What to Know
- Melody Herzfeld, the one-woman drama department at Marjory Stoneman Douglas High School, will be presented with the award onstage June 10.
- Herzfeld saved 65 lives by barricading students into a small classroom closet on Valentine's Day when a former student opened fire.
The special Tony Award that honors educators this year will go to a drama teacher who picks her high school's shows, builds the sets, hems the costumes — and nurtured many of the young people demanding change following the school shooting in Parkland, Florida.
Melody Herzfeld, the one-woman drama department at Marjory Stoneman Douglas High School, will be presented with the award onstage June 10 at the Tony telecast.
"I'm overwhelmed," Herzfeld told The Associated Press. "But I hope that this award will remind everyone of how vital and important arts education is to our kids. Drama, music, art, creative writing — that's how you make good citizens."
Herzfeld saved 65 lives by barricading students into a small classroom closet on Valentine's Day when a former student allegedly went on a school rampage, killing 17 people.
She then later cheered as many of her pupils led the nationwide movement for gun reform, including organizing the March For Our Lives demonstration and the charity single "Shine."
The annual honor bestowed by the Tony Awards and Carnegie Mellon University recognizes U.S. educators from kindergarten to 12th grade who have "demonstrated monumental impact on the lives of students and who embodies the highest standards of the profession."
The award includes a $10,000 prize and a pair of tickets to the Tony ceremony and gala. A panel of judges comprised of the American Theatre Wing, The Broadway League, Carnegie Mellon and other leaders from the theater industry selects the winner, based on candidates submitted by the public.
When Herzfeld was being considered for this year's honor — the fourth — one Tony administration committee member commented: "Never has the drama department looked so cool."
Ever modest, Herzfeld said she should take little credit for shaping her teenage students. She said she just lays the foundation by insisting that honesty — onstage and off — be a guiding principle.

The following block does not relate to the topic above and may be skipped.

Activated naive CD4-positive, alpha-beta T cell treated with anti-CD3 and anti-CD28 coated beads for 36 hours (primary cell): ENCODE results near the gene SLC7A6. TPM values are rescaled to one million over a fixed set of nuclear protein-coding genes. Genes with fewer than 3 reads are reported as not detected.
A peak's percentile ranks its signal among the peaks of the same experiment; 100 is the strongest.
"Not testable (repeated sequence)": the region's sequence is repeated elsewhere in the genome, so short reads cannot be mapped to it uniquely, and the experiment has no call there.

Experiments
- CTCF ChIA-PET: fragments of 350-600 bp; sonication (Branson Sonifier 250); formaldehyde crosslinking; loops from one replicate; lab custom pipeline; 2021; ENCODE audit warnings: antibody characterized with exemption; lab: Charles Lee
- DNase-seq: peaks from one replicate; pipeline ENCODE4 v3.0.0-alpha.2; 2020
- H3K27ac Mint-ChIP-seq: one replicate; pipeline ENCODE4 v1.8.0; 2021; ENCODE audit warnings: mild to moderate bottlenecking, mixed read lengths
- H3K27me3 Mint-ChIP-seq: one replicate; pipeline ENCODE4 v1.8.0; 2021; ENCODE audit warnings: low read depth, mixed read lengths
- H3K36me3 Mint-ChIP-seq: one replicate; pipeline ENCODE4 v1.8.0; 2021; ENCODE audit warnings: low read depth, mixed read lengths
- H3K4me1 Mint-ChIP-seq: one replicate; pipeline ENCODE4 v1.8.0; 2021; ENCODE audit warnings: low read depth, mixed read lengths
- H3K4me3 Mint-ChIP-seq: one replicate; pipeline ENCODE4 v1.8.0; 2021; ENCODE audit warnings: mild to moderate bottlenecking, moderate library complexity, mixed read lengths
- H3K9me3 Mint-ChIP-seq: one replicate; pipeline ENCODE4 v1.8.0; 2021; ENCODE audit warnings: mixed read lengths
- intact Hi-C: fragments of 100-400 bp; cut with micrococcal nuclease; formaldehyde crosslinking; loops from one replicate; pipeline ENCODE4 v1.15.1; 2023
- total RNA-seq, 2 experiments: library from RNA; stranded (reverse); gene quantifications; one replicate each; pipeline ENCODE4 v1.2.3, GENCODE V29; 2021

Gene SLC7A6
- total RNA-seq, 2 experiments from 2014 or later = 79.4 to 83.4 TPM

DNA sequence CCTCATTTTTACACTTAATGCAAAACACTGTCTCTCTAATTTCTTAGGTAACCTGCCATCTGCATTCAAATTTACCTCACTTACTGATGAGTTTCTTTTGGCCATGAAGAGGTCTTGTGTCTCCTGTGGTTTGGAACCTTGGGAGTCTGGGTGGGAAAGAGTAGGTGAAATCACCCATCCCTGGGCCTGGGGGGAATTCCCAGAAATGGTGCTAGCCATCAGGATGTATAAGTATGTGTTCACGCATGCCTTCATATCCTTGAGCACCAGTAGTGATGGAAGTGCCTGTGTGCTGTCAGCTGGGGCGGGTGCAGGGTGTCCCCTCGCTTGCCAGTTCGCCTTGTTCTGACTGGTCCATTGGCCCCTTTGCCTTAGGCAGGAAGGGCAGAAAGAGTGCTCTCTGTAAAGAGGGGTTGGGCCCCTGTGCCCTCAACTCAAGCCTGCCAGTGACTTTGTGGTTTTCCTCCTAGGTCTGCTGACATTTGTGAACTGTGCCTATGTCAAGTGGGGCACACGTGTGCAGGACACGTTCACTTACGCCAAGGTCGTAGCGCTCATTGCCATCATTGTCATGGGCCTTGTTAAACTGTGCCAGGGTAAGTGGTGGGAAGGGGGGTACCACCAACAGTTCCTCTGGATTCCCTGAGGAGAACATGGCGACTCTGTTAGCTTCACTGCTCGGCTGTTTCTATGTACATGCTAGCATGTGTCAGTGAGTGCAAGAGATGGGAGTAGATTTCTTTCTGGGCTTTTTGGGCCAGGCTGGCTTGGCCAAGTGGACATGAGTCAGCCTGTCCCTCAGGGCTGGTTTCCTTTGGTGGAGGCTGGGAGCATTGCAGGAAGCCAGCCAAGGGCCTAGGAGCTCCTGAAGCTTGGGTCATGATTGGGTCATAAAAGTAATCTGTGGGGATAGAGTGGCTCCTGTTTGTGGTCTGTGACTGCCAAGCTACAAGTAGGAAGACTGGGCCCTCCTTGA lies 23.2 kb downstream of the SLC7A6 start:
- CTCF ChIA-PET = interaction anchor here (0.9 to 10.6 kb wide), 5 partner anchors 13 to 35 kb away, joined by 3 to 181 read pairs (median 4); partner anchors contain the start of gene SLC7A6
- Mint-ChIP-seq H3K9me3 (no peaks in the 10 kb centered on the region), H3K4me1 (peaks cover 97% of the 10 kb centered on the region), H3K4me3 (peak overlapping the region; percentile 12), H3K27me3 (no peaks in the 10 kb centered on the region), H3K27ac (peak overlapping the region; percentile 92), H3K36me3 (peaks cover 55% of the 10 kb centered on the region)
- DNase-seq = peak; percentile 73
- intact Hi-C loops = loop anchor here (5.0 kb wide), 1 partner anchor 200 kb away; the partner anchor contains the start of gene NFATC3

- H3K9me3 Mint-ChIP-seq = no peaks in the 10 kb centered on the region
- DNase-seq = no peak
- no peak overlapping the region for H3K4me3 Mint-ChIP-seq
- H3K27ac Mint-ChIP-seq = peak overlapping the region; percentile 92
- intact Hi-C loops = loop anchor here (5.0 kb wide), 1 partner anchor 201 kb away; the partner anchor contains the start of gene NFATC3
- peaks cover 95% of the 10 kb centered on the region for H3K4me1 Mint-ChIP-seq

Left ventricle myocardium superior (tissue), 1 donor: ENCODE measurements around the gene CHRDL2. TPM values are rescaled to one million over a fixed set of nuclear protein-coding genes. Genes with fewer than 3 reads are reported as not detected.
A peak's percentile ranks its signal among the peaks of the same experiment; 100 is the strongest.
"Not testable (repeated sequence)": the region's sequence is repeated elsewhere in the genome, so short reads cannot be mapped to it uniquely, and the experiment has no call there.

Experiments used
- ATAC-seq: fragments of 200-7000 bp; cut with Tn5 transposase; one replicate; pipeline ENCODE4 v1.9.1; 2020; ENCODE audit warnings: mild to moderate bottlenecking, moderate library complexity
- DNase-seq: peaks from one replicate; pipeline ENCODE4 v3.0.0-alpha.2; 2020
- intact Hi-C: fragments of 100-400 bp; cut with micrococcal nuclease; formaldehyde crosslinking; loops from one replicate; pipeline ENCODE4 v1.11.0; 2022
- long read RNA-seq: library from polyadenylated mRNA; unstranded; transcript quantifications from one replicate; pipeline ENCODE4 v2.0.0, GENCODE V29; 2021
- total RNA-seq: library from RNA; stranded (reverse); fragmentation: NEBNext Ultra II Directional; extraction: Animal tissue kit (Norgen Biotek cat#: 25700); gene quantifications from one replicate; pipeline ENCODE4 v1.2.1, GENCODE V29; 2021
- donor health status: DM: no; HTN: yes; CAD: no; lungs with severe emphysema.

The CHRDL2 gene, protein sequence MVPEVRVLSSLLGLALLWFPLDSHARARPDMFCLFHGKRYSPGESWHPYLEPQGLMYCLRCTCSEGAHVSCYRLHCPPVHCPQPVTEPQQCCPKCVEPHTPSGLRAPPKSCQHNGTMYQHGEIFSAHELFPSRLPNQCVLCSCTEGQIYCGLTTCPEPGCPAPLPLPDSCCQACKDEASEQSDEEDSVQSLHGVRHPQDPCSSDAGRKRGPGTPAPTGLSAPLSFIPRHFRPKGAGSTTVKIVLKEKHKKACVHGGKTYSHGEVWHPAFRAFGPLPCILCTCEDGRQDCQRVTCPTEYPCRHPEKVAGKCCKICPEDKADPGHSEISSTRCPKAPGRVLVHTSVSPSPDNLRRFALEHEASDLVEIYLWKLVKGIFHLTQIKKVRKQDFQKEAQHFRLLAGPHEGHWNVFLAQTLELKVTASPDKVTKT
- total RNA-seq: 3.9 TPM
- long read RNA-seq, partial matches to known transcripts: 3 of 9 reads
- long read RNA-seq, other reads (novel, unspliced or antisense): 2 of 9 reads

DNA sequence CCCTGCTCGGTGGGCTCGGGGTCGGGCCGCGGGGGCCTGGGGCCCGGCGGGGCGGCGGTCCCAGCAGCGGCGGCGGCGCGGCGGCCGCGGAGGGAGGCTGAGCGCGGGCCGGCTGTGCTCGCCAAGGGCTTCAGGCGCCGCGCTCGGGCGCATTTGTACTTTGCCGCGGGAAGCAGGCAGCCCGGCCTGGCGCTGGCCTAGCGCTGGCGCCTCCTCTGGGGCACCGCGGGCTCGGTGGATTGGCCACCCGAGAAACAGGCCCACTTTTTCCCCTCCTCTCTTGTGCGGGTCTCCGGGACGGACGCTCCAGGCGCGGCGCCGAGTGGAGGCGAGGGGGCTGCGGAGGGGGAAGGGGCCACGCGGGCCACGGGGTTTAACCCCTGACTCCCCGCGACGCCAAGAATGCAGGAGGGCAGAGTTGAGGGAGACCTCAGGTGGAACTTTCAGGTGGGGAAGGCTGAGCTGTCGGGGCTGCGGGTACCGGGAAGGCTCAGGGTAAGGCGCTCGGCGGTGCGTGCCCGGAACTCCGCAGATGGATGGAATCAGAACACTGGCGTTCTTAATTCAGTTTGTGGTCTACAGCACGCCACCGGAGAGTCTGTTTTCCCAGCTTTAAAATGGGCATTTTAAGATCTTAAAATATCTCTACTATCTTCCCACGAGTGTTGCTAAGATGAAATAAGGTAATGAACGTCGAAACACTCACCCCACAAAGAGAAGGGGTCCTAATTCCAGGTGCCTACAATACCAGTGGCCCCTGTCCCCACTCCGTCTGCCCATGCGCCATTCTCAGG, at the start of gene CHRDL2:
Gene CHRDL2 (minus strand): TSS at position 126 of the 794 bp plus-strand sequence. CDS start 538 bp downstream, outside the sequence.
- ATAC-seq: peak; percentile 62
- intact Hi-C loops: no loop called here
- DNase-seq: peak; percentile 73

"These kids are so close to adulthood they can taste it, but they don't have all the responsibilities of adulthood yet. So it's important to give them a safe place where they can fail or experiment and it doesn't matter."
Truth is so ruthlessly important in her department that her students are as likely to brutally offer a critique that her outfit or hair isn't working as they are to decide that their dramatic scene isn't strong enough.
"I want them to feel confident enough to call out any adult, any bureaucrat, any politician, anyone, even their teacher," she said. "They need to speak truth to power."
Heather Hitchens, president and CEO of the American Theatre Wing, said Herzfeld is a great example of so many teachers doing great work under all kinds of difficult circumstances across the country.
"She does her work every day and she believes in it. What the kids are doing is enough that the idea that someone outside of that would recognize it has floored her," said Hitchens.
Herzfeld, the mother of two adult children, has been teaching drama at Marjory Stoneman Douglas High School since 2003 and has led some 50 productions. She notes that drama can help students find their voice, teach teamwork and problem solve — features that arts administers also stress.
"Arts education teaches leadership, teaches civic involvement, and brings out the best in people, helps them to be better citizens — more well-rounded and balanced citizens," said Charlotte St. Martin, president of The Broadway League.